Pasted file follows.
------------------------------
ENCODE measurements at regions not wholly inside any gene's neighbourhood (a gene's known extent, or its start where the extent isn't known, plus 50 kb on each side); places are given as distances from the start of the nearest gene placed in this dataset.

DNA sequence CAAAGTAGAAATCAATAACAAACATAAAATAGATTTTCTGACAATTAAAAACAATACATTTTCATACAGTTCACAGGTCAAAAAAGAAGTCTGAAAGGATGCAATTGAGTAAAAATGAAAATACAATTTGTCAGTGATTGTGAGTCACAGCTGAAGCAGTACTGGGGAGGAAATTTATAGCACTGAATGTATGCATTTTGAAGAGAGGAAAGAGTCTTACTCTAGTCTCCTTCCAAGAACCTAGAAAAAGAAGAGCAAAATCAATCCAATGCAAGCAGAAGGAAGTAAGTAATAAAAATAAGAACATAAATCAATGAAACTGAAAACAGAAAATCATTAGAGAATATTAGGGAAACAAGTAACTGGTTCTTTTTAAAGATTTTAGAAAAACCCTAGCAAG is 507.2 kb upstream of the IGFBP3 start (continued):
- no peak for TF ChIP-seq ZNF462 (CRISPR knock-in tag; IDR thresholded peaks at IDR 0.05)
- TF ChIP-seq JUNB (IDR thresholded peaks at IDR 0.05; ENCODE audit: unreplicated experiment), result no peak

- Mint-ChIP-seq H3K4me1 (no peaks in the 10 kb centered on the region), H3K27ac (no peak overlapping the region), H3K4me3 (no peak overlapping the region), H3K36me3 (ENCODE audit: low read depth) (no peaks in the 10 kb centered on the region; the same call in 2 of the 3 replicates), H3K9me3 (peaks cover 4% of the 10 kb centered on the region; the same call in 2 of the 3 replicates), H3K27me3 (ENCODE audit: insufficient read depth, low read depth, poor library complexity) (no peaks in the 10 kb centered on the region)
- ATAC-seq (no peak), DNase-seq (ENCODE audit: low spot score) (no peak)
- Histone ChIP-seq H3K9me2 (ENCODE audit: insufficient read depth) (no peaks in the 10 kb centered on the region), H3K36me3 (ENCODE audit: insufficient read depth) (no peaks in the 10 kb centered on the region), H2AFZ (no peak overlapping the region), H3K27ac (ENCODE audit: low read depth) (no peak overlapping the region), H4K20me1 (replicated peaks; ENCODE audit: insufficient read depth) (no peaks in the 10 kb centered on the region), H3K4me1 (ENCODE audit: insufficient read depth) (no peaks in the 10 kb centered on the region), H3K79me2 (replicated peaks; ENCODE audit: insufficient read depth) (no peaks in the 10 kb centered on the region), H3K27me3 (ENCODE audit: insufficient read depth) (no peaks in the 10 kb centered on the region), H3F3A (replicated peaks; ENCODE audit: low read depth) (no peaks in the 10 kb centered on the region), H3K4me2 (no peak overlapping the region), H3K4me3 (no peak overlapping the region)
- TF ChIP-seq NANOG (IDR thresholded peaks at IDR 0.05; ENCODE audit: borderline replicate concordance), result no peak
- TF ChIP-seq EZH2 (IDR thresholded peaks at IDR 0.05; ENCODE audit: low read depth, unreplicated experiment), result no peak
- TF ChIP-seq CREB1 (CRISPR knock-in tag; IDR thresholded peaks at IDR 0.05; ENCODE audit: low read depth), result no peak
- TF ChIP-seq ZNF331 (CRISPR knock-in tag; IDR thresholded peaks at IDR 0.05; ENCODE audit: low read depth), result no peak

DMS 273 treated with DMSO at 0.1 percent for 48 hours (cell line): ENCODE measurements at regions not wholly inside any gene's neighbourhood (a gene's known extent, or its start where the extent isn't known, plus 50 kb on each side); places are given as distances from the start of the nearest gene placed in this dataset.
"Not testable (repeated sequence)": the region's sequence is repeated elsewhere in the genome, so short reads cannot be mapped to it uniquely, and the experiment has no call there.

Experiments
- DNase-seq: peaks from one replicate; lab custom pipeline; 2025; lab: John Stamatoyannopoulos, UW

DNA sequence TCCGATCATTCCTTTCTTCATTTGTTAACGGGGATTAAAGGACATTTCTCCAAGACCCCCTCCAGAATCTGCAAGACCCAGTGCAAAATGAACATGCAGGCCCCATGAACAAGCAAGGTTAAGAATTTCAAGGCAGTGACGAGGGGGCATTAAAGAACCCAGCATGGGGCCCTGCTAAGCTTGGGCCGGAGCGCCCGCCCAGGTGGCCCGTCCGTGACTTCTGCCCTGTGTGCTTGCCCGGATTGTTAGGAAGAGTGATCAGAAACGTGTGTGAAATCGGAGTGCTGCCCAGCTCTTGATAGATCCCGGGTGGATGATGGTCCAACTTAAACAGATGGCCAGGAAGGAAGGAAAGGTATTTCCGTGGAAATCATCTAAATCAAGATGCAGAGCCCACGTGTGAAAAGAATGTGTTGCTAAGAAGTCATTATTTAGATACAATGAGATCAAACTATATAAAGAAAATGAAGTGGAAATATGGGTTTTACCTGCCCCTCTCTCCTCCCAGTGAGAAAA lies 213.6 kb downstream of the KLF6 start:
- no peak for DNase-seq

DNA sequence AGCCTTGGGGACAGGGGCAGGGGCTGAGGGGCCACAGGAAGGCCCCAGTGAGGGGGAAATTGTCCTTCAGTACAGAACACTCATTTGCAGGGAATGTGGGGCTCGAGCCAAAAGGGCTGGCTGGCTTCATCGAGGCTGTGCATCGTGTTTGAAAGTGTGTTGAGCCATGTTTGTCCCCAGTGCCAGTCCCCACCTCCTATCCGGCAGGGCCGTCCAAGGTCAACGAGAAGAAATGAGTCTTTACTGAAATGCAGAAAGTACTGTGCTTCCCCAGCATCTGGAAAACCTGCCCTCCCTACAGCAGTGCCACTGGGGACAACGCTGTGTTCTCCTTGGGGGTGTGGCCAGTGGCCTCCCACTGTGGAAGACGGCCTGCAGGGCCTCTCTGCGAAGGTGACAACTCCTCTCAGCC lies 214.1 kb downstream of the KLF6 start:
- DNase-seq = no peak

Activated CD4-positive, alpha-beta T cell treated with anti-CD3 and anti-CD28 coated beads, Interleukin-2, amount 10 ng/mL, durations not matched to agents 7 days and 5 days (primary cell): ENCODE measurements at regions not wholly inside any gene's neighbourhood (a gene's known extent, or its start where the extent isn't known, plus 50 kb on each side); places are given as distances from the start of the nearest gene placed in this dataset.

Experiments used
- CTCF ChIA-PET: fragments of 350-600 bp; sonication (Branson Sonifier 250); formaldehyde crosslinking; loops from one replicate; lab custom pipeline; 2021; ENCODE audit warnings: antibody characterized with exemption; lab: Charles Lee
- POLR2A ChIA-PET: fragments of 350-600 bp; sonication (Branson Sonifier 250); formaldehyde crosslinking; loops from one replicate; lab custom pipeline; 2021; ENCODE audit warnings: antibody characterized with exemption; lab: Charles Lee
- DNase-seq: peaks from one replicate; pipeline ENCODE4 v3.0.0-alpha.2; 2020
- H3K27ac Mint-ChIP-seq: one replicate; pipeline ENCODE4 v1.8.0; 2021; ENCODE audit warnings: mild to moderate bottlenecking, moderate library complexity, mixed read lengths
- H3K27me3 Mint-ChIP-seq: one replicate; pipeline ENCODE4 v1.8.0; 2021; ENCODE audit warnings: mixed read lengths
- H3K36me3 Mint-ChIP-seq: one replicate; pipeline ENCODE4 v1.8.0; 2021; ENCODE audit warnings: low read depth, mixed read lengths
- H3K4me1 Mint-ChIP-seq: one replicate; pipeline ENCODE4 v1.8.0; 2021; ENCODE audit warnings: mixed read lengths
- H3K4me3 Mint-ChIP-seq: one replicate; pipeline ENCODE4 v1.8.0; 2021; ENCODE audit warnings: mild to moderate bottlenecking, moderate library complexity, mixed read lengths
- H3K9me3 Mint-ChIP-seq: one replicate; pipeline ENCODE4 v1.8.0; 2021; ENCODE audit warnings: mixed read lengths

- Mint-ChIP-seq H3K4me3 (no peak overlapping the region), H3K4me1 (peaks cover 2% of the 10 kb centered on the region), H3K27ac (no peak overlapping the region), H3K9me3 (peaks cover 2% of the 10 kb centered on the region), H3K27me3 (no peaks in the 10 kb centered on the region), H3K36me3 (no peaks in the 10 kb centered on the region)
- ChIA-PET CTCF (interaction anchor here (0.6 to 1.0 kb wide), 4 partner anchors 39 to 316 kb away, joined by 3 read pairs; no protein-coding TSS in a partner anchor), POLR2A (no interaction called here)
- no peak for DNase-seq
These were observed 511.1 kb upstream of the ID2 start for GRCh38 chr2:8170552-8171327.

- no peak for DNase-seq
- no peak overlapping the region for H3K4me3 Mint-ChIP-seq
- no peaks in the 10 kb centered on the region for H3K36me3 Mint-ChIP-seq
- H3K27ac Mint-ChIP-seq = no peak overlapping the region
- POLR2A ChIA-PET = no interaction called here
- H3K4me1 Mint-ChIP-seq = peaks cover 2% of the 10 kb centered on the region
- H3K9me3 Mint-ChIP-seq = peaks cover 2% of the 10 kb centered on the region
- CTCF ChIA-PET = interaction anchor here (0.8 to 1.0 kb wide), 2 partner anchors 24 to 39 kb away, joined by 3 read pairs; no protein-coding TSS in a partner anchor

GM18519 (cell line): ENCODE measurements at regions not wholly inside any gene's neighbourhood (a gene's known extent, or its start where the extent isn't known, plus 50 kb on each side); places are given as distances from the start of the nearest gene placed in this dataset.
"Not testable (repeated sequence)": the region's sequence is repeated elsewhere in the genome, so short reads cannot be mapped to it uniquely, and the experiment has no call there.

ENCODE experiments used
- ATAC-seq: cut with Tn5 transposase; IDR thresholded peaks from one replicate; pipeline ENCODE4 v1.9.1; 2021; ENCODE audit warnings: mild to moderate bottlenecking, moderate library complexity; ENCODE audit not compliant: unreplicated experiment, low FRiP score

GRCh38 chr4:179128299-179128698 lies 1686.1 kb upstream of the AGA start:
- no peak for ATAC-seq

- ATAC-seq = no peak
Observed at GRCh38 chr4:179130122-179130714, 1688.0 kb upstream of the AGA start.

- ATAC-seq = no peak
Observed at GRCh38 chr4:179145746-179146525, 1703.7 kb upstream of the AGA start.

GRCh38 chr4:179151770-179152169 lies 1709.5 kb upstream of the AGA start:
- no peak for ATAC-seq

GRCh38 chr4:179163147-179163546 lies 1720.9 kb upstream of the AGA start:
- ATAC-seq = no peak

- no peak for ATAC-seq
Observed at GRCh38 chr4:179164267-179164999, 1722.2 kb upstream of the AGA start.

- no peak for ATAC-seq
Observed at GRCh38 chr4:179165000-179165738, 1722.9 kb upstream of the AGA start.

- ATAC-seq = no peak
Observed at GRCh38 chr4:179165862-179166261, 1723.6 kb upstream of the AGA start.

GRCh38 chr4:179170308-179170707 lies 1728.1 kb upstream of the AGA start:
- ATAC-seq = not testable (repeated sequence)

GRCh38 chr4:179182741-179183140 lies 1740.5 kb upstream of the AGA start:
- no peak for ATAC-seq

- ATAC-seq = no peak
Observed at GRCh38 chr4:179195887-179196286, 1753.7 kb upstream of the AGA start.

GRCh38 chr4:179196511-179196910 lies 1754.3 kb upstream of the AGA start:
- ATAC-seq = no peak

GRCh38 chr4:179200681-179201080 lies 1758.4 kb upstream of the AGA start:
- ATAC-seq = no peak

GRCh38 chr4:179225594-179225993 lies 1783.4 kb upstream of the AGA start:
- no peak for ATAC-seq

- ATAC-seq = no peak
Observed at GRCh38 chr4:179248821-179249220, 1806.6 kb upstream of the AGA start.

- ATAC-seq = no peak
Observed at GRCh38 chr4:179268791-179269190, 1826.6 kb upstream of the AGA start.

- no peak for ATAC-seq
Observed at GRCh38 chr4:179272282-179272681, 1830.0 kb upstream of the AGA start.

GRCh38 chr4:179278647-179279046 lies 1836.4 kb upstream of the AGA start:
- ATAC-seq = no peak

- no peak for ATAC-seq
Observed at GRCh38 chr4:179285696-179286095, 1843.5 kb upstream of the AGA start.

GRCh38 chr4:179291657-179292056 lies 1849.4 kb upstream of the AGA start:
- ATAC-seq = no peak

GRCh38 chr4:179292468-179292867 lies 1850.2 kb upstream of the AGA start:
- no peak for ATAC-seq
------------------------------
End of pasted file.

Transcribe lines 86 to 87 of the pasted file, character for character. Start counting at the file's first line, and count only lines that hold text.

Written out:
- ATAC-seq = no peak

GRCh38 chr4:179292468-179292867 lies 1850.2 kb upstream of the AGA start: